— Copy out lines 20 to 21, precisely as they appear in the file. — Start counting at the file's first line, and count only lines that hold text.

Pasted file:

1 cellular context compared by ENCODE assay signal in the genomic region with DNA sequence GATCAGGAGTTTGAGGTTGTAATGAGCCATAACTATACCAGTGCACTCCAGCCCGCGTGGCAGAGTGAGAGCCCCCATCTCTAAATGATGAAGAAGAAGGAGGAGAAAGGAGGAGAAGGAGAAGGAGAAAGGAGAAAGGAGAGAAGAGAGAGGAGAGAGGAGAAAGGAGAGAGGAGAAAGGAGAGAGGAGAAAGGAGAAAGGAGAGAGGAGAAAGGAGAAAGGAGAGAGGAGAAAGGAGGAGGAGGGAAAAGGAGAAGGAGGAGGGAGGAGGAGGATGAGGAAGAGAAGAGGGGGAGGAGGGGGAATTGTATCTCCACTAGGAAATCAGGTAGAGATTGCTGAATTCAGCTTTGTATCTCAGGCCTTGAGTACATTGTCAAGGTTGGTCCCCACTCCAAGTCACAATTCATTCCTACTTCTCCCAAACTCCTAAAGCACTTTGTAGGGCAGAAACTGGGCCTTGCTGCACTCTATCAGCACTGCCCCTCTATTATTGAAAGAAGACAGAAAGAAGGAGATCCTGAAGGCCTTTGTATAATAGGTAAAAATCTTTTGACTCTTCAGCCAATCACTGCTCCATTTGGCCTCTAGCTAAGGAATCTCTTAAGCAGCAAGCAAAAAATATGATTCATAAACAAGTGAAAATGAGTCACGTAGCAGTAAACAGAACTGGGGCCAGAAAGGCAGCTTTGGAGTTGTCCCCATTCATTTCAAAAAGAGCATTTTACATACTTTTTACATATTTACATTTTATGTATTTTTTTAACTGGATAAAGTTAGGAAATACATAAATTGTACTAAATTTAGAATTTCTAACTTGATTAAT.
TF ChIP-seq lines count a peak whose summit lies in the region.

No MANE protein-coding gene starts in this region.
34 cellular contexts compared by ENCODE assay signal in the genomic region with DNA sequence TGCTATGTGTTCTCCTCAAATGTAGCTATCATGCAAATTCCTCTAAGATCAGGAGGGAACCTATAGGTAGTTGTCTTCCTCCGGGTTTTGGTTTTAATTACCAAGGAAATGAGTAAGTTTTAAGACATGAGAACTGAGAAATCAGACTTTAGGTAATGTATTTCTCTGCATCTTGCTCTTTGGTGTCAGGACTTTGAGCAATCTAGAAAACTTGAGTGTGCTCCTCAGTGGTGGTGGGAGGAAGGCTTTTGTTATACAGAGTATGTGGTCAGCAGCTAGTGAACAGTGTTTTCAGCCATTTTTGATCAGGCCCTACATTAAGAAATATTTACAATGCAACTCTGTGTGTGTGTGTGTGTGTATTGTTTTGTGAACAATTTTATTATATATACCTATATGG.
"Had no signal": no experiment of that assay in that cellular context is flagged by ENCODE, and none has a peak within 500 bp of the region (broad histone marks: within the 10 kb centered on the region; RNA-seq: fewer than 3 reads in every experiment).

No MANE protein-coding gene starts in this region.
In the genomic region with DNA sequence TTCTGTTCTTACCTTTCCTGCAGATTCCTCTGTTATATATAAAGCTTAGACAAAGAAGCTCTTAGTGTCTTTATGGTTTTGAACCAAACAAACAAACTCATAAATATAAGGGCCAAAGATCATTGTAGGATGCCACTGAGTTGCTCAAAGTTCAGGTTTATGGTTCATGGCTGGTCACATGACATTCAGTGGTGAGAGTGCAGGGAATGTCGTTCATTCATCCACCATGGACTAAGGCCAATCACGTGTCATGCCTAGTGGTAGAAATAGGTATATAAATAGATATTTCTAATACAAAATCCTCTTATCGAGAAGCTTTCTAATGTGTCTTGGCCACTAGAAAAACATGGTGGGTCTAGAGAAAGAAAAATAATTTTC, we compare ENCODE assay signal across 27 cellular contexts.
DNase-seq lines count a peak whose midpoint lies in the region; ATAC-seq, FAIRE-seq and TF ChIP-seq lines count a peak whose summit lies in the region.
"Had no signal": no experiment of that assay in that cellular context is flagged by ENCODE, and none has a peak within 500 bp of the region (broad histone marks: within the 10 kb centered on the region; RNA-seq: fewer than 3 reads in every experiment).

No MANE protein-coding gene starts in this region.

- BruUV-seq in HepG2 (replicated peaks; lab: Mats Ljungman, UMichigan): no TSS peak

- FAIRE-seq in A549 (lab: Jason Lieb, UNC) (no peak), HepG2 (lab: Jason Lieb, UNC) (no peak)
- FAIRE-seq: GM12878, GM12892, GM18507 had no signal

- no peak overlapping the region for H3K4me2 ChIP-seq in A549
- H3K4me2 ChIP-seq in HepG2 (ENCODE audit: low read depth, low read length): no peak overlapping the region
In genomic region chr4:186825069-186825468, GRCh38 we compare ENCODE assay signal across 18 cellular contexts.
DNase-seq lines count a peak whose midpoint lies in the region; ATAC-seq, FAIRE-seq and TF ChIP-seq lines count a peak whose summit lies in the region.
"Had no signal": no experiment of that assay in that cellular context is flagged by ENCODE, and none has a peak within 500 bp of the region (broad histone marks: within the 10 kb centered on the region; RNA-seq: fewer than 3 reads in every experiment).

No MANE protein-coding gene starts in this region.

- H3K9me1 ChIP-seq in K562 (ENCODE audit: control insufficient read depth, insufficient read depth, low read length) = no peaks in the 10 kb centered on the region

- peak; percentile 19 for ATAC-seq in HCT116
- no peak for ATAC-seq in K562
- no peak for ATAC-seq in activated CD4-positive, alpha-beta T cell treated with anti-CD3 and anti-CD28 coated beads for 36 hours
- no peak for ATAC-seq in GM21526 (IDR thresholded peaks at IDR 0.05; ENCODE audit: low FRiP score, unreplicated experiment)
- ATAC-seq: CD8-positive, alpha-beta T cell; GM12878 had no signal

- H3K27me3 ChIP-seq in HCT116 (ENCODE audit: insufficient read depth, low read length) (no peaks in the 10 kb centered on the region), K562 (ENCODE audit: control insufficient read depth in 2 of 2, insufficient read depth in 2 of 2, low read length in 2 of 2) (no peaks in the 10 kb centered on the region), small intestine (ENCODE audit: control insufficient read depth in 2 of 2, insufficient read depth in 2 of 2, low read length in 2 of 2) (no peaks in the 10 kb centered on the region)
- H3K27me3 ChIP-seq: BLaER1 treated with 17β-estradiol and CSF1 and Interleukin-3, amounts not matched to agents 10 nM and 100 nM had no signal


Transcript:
- H3K9me1 ChIP-seq in K562 (ENCODE audit: control insufficient read depth, insufficient read depth, low read length) = no peaks in the 10 kb centered on the region

- peak; percentile 19 for ATAC-seq in HCT116